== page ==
A trope is a theme or literary device or conventions, a sort of shorthand between people in the know. They help readers with expectations, much like genre used to before it got mugged by marketing (genre abuse for marketing purposes is one of the readers why finding what you want on any website peddling books is so difficult: they’ve turned search engines into ad engines, but I digress).
The enemies-to-lovers* trope is usually a romance one, but it is often seen in science-fiction too. By “enemies” we actually mean people who don’t like each other or start out hating each other. In Star Wars, Han and Leia played out the enemies-to-lovers trope, beautifully, making Empire Strikes Back*, the middle act of the trilogy, the best one of the three. Yes it did. Don’t bother arguing it.
We’re talking fiction here, keep that in mind.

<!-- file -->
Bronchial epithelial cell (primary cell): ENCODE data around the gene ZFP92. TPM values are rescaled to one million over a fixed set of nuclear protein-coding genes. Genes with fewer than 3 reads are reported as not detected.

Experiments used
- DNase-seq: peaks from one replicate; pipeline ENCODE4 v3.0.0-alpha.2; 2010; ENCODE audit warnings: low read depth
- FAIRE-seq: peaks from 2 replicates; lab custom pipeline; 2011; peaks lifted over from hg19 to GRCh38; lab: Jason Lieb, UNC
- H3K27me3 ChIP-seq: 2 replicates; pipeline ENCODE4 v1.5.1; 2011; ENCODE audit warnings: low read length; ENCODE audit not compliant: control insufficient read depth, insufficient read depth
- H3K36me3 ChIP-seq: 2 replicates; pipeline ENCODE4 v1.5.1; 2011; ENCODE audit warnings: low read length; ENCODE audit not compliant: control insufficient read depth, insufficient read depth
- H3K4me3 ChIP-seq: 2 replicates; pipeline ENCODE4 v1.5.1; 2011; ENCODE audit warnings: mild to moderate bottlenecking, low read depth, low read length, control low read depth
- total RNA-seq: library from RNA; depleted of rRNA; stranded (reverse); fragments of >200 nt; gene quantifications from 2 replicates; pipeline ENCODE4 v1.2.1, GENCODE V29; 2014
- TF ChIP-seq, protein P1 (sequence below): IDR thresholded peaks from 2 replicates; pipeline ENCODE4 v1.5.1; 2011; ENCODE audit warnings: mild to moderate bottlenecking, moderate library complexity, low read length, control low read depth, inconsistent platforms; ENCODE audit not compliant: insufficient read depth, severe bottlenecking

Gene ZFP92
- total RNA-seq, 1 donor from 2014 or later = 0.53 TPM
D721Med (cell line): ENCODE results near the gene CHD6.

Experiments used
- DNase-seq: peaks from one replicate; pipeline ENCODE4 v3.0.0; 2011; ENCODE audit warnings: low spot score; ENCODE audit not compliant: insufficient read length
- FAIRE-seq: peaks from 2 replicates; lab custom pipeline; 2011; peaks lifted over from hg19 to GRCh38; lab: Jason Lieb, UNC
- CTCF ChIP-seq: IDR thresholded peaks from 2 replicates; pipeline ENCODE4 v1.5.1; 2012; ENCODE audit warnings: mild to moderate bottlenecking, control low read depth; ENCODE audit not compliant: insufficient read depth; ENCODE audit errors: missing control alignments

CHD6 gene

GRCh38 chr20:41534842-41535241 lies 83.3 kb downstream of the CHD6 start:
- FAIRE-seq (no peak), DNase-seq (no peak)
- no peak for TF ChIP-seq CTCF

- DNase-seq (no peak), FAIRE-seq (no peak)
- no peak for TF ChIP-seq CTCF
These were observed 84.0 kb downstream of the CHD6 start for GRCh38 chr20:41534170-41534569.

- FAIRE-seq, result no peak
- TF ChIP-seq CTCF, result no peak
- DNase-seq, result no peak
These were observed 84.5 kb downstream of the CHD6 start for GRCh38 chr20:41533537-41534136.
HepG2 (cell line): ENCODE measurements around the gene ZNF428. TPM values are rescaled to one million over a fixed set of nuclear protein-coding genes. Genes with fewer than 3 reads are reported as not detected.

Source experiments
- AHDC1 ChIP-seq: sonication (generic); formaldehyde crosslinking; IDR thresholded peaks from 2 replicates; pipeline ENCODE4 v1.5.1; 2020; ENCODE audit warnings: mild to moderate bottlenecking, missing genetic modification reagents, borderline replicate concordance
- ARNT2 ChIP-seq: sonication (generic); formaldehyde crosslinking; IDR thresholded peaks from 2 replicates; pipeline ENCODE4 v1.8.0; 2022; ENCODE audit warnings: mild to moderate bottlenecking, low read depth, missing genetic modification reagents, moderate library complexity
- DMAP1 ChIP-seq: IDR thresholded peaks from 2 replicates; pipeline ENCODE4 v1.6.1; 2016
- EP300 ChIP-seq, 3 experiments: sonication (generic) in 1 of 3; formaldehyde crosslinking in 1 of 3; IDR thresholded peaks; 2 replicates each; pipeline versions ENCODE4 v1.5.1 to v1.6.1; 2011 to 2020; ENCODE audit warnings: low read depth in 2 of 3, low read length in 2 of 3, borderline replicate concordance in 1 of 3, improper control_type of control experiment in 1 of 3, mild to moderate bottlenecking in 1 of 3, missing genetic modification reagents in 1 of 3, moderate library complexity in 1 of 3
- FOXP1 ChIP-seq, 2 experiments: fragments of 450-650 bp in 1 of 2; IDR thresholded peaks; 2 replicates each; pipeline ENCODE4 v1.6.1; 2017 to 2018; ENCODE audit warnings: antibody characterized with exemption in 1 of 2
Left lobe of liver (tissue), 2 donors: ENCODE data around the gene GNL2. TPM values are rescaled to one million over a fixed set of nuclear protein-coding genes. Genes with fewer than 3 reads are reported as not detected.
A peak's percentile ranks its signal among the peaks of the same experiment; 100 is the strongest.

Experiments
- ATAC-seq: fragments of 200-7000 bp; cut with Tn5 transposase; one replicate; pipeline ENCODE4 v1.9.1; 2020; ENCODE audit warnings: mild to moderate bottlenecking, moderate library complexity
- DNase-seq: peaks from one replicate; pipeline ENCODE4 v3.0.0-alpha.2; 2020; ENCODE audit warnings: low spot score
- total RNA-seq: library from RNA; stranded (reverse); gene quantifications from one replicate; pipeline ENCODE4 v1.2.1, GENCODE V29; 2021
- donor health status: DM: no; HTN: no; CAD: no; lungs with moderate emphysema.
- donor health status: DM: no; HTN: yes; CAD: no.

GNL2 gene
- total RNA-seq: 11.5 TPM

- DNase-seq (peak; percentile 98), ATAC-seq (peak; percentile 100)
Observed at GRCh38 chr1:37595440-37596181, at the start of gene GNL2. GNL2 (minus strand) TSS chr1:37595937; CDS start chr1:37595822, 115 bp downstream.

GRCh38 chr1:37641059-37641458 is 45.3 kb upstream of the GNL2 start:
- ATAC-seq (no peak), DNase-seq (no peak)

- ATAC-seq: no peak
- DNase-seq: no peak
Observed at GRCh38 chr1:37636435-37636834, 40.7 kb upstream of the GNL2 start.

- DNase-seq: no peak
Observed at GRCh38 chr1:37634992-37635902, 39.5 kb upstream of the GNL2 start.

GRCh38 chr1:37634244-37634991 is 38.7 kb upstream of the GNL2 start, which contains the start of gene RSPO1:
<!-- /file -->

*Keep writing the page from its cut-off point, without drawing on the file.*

One of the reasons it works so well is because it gives characters a chance to grow and change, to progress, something that is sorely lacking in mass media franchises, long-running series, and science-fiction in general, where character progression means that a character stops doing the TSTL (too stupid to live) stuff that gets them in trouble and allows them to go on adventures in the first place. Once they grow up (or settle down) there’s not many adventures for them to go on.
This is why every woman that James Bond* falls in love with has to die or leave him. Same with Reacher* and Harry Dresden*, et al. Interestingly, Anita Blake* just collects love interests. Probably something to be said there about how a woman can get away with doing that but a man can’t. And coincidentally, her and Jean-Claude started out as — you know it! — enemies.
Unlike other romantic tropes where we have the meet-cute and they decide they like each other, enemies-to-lovers allows the sparks to fly, usually harder and hotter than other romantic devices because they have more to overcome. They start out hating each other, opposing each other, or being rivals.
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